Being single is fun, and it's a journey, she said.

"In 1987, being single was different than today. There are over 96 million singles in the U.S., and there has been a change in how singles feel about themselves."

Today, technology has enabled singles to have another platform to talk, she said. "[A] forum which has become more accepted and more mainstream," Glogovac said.

Yahoo! similarly lets singles connect over the Internet through Yahoo! Instant Messenger, an online software that allows users to send instant messages for free.

Members of Yahoo! Personals, an online dating service, can exchange messages through Yahoo! Instant Messenger and Yahoo! Voice to keep in touch with other singles.

"Yahoo! Voice features are not integrated into Yahoo! Personals," said Terrell Karlsten, spokeswoman for the Internet service.

But the service can be integrated as a pay-as-you-go service, similar to Lavalife's.

Currently, Yahoo! Voice has a promotion until the end of the year that allows users to sign up for Yahoo! Voice and gives 100 free minutes to five friends and families, Karlsten said.

"Yahoo! Personals has grown as consumers spend more and more time online. Many of our members who meet online through Yahoo! Personals now take their relationship to the next level through online chat and phone services," said Yahoo! spokeswoman Annie Sammis.

"But many people like to begin by exchanging e-mails, which gives them time to craft a response at their convenience. For online dating, e-mail tends to be more well thought out, affording a potentially deeper, personal interaction. IM, on the other hand, is great for gauging a quick initial interest," she said.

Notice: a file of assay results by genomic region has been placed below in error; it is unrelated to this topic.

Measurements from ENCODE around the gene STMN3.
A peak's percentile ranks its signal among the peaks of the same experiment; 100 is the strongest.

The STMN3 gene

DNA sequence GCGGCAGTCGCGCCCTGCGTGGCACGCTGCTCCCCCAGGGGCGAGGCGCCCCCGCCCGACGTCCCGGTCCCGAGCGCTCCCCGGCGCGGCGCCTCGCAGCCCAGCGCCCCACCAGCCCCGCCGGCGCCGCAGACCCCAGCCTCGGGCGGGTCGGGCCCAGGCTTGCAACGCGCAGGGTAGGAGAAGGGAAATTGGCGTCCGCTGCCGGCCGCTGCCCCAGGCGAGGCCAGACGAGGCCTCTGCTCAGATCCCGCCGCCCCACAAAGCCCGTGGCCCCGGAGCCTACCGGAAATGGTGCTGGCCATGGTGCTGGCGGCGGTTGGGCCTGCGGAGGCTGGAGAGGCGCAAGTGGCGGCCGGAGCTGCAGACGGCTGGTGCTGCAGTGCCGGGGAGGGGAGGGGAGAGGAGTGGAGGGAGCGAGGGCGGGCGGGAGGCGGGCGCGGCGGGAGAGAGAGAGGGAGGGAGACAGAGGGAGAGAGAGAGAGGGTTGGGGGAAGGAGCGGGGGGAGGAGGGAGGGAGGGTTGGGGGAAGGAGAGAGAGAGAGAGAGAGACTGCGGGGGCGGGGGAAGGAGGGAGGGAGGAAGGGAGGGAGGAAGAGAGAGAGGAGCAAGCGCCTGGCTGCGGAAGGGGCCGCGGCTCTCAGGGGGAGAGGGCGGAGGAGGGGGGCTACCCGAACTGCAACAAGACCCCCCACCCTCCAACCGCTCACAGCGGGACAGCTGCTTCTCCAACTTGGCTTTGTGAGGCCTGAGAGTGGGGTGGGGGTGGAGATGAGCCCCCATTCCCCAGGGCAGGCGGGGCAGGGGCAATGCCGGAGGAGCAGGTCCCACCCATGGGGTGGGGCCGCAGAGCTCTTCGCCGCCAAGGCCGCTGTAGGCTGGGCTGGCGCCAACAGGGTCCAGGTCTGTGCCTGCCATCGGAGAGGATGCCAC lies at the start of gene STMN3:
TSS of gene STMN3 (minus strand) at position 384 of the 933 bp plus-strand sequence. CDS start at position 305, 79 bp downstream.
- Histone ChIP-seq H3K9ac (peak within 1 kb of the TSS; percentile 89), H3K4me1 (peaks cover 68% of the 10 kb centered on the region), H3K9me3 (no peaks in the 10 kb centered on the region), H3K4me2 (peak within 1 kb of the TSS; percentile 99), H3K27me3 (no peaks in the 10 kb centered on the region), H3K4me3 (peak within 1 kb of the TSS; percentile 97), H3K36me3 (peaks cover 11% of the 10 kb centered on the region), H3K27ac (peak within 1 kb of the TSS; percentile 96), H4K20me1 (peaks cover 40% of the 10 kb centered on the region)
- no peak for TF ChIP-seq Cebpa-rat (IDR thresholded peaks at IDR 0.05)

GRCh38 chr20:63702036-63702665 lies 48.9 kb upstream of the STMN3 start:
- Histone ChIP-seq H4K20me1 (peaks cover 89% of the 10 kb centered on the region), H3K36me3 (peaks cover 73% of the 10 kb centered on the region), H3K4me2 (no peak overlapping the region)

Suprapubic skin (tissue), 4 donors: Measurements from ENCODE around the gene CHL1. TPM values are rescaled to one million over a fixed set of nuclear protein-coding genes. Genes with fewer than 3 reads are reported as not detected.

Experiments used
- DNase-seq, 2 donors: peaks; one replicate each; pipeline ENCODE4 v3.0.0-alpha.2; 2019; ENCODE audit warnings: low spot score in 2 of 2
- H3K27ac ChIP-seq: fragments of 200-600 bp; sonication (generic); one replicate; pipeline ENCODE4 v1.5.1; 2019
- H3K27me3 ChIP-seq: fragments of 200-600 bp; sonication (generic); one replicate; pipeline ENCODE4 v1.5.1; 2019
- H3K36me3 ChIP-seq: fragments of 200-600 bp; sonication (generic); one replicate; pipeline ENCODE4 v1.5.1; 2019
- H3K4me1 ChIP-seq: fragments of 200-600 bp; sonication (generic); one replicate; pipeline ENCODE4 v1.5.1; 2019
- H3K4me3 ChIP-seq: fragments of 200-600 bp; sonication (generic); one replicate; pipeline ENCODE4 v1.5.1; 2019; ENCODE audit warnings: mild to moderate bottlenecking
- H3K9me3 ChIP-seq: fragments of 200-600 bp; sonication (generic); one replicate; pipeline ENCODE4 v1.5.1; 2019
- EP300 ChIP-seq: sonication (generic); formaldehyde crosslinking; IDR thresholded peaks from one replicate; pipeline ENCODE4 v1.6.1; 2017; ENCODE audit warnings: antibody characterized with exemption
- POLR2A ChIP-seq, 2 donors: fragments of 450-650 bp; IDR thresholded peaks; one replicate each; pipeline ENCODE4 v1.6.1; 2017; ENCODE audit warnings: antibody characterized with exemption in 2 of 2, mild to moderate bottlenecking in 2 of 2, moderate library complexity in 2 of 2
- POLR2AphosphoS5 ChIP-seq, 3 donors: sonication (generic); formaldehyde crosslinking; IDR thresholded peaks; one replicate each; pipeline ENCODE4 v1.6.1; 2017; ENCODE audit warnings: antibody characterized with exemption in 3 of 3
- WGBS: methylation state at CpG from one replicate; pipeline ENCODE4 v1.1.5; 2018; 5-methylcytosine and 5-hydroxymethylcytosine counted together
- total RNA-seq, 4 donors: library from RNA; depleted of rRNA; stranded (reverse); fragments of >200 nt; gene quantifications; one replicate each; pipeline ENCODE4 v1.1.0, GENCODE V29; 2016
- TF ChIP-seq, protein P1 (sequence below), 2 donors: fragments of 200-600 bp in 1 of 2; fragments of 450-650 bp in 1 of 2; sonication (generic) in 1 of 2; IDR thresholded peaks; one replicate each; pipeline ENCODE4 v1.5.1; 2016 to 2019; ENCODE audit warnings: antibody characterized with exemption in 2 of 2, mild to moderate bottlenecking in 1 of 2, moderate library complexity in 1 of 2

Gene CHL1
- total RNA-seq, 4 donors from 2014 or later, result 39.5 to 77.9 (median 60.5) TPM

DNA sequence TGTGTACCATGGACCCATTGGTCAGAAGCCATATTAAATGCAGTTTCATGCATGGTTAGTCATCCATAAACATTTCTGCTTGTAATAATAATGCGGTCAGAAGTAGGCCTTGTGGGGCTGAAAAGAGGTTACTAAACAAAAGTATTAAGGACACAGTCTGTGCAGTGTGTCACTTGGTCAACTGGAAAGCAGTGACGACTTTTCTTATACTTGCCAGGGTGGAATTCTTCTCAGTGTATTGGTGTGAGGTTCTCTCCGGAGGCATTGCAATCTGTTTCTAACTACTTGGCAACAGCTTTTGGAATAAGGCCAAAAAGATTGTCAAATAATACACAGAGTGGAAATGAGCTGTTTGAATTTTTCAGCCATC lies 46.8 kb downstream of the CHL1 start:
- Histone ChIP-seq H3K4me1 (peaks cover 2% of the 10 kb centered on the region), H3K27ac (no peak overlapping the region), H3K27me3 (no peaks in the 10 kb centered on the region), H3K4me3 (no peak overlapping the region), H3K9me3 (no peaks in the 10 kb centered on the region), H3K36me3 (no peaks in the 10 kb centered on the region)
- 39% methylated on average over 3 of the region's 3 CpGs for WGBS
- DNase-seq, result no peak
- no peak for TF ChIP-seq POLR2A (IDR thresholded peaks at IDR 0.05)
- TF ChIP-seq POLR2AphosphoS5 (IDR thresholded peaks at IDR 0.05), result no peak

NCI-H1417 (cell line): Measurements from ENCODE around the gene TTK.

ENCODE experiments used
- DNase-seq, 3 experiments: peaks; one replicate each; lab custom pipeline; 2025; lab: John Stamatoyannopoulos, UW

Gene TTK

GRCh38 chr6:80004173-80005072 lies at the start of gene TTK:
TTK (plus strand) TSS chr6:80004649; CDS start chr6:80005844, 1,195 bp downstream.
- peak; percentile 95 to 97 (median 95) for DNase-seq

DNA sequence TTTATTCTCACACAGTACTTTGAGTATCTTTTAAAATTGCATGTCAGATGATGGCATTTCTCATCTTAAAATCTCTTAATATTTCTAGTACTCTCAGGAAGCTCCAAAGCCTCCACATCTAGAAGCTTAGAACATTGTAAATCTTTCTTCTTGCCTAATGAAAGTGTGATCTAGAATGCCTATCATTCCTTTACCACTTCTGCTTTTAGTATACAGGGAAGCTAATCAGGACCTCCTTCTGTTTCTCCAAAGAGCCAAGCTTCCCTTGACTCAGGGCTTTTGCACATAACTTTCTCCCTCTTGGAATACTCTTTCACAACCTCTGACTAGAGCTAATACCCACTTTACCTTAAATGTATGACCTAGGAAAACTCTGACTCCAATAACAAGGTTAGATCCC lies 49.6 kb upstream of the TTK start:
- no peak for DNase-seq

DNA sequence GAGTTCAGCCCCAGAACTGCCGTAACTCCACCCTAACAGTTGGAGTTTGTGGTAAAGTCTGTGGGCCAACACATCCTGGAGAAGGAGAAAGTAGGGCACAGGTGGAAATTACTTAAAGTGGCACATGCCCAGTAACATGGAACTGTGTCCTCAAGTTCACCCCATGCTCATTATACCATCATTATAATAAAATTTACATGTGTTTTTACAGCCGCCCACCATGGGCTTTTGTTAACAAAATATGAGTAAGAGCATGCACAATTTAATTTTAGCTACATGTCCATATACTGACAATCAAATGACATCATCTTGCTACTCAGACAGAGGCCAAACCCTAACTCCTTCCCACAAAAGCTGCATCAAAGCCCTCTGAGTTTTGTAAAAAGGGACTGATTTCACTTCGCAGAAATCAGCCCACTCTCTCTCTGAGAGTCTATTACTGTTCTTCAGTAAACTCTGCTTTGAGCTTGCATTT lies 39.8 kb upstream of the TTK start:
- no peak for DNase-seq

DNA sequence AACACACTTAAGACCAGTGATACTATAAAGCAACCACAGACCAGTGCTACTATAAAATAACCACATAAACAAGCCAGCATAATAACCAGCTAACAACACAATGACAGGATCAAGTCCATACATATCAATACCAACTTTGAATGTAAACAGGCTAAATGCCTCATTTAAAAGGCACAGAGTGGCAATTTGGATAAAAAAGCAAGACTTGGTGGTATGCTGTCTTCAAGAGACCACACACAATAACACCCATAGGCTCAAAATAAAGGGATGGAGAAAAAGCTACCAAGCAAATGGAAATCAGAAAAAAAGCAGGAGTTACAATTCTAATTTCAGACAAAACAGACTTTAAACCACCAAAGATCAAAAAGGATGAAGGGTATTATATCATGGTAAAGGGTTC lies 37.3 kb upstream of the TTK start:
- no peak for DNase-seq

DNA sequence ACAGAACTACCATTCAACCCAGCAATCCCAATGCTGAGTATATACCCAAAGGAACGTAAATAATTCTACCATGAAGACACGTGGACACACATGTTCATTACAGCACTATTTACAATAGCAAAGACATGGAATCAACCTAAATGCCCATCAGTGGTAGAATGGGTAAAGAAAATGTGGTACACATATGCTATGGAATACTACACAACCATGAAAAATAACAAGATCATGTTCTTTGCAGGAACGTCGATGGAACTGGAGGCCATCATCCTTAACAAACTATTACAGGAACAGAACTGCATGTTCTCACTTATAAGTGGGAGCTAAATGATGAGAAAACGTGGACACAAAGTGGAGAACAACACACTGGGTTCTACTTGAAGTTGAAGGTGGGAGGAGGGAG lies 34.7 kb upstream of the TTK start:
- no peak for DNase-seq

Phil Wolff, managing editor of Skype Journal, said that Skype users were able to take their relationship to different levels through "loads of intimacy."

"It lets people escalate through different levels of intimacy, from chat, to voice, and then steps it up to video," Wolff said.

In November 2005, just four days into his trip, Passerby married Al-Saban in Cairo.

They had to wait nearly a year for her paperwork to be filed and cleared so that she could enter the United States.

In the meantime, the couple continued to keep in touch through Skype by talking for hours at a time online.

"I would call his cell phone every day through Skype," Al-Saban said.

"Mark has a great sense of humor and is really wonderful," she said. "I had found a person the same as me. We have the same love and passion[s]."

"Mark, he believes that there's one person out there. A soul mate," she said.

Passerby said that he knew right away he wanted to marry Al-Saban.

"She's really intelligent, has a spontaneous character, and is a very interesting person."

Today, Al-Saban is two months pregnant and soon hopes to practice medicine in the United States.

She and Passerby are enjoying their life together in the United States.

"She's seen snow for the first time in Michigan," he said.